Wednesday, May 19, 2010

MAY 19, 2010

Evidence heard in 1972 murder trial
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May 19, 2010 2:29 AM

Upcoming testimony of a codefendant against a former local police chief on trial in the nearly four-decade-old shooting death of Camp Lejeune Marine cannot be held against him, if a judge approves the state’s immunity request today.

As prosecutors methodically laid out their case Tuesday against retired Marine and former Cape Carteret and Belhaven police chief George Hayden — indicted last year in the 1972 shooting death of Sgt. William Miller — attorneys for Hayden’s two alleged co-conspirators sat quietly in the courtroom taking notes.

Kinston lawyer Bill Gerrans, who represents Rodger Gill, another former Marine charged in Miller’s death, held tightly to Gill’s immunity agreement. He would not elaborate, but said he was satisfied with his client’s arrangement with the state. Gill is on the state’s witness list.

Hayden, Gill and Miller’s then-wife Vickie Babbitt face first-degree murder and conspiracy charges in Miller’s homicide. Hayden, 58, is the first of the three defendants to stand trial. Babbitt, 58, and Gill, 56, are free on bail.

Chief Assistant District Attorney Ernie Lee told jurors in opening statements that Miller was shot and killed by Hayden in an ambush triggered by a love triangle involving Hayden, Miller and Babbitt.

Hayden’s attorney, Jacksonville lawyer Billy Joe Morgan, said that the state didn’t have enough evidence 37 years ago to convict Hayden and still doesn’t.

“The case is no better now than it was in 1972,” Morgan said. “The state does not know who killed Bill Miller.”

Miller’s sister, Sharron Aguilar — who kept her brother’s unsolved homicide case alive for almost 40 years after his death — testified that Miller was happy in early 1972 with Babbitt, his second wife, and their infant daughter. Aguilar said Miller wrote in letters in May 1972 that he planned to bring his wife and child to Wisconsin to meet his family and children from his previous marriage when he returned from Japan later that year. But Aguilar said when Miller returned to Jacksonville in August 1972, he found Hayden living with Babbitt. Hayden refused to leave and their argument escalated into a fight. Hayden lost and Babbitt went with him, taking her and Miller’s daughter.

Everything changed for Miller after that, Aguilar said. He became distraught and told her he felt threatened.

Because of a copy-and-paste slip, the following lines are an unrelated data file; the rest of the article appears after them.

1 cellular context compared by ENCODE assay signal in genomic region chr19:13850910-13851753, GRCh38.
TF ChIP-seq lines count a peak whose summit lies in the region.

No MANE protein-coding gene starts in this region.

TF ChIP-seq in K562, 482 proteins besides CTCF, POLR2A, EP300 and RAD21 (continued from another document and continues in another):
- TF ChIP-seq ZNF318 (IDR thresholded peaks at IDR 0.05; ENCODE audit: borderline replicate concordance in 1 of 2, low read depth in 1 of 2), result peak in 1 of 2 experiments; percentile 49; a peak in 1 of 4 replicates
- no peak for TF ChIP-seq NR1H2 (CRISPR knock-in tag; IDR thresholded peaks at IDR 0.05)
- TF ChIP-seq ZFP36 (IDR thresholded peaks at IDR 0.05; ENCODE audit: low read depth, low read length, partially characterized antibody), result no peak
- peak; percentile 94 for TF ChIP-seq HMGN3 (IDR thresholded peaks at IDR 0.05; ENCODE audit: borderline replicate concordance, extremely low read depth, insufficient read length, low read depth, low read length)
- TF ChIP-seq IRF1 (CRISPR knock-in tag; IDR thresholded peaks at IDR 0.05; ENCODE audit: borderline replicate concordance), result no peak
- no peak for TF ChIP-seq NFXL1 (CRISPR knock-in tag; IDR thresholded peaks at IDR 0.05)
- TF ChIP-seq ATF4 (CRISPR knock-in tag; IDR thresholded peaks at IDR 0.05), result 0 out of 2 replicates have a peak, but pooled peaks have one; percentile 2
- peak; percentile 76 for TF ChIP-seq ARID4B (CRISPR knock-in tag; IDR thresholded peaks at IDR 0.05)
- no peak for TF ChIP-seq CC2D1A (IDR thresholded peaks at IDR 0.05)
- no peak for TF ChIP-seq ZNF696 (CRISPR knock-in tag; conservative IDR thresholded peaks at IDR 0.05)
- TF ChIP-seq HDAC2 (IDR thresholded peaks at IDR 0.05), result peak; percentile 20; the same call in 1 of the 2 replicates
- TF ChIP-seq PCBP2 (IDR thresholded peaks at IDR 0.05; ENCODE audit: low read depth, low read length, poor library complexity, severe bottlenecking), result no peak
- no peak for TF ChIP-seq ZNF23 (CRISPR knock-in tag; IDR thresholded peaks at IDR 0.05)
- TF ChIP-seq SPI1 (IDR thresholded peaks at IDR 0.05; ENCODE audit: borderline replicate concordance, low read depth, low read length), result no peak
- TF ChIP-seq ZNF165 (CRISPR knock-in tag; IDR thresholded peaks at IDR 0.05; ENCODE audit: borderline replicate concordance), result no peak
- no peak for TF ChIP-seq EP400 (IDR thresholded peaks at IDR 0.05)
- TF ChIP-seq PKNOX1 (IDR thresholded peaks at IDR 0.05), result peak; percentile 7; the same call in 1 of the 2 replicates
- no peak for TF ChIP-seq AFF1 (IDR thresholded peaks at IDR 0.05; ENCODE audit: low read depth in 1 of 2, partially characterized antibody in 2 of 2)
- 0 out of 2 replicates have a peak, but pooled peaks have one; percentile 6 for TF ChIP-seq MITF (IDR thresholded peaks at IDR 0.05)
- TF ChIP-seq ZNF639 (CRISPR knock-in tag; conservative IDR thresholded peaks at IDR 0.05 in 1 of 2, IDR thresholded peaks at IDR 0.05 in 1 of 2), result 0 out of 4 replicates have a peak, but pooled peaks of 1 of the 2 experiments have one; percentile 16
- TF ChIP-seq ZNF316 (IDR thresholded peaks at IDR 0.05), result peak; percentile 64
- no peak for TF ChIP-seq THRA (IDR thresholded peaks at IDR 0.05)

During cross-examination, Morgan questioned Aguilar why she didn’t tell Navy cold case investigators about her brother acting distraught and threatened in a 1996 interview. She said she was very emotional at that time and didn’t remember exactly what she told investigators, but her memory of what her brother said to her in 1972 was crystal clear.

At around 10 p.m. Sept. 16, 1972, Larry Lanier, a flight instructor at the time, found Miller’s body laying in the middle of the road on Western Boulevard, which was “just a two lane road through the woods back then,” he testified Tuesday.

Lanier described what he saw: “There was a well-dressed man, a little younger than me, in the road. He was obviously shot. There was blood and chunks of brain all over the road. You could tell it just happened because there was a still-burning cigarette at the man’s feet.”

Jim Dell, a retired agent with Naval Criminal Investigative Service testified that on Sept. 16, 1972, he was on his way to an unrelated Marine homicide in Hubert when he stopped at the site of Miller’s death. He told jury members that the shells found at the scene were consistent with those used in an M-16. He said he later found two M-16 magazines in the glove box of Hayden’s car.

The jury also heard from the original Onslow County Sheriff’s detectives investigating the case and a medical examiner who detailed Miller’s autopsy.

Testimony is expected today from Miller’s neighbor in 1972 who loaned Miller his car the night Miller died. Robert Fitta originally told detectives that Miller said he felt he might be ambushed and took his .22-caliber pistol. Fitta told NCIS agents in the mid-1990s that he was the one who suggested to Miller that he might be riding into an ambush, according to court records.

Hayden’s trial picks up today at 9:30 a.m. and is expected to last a week.

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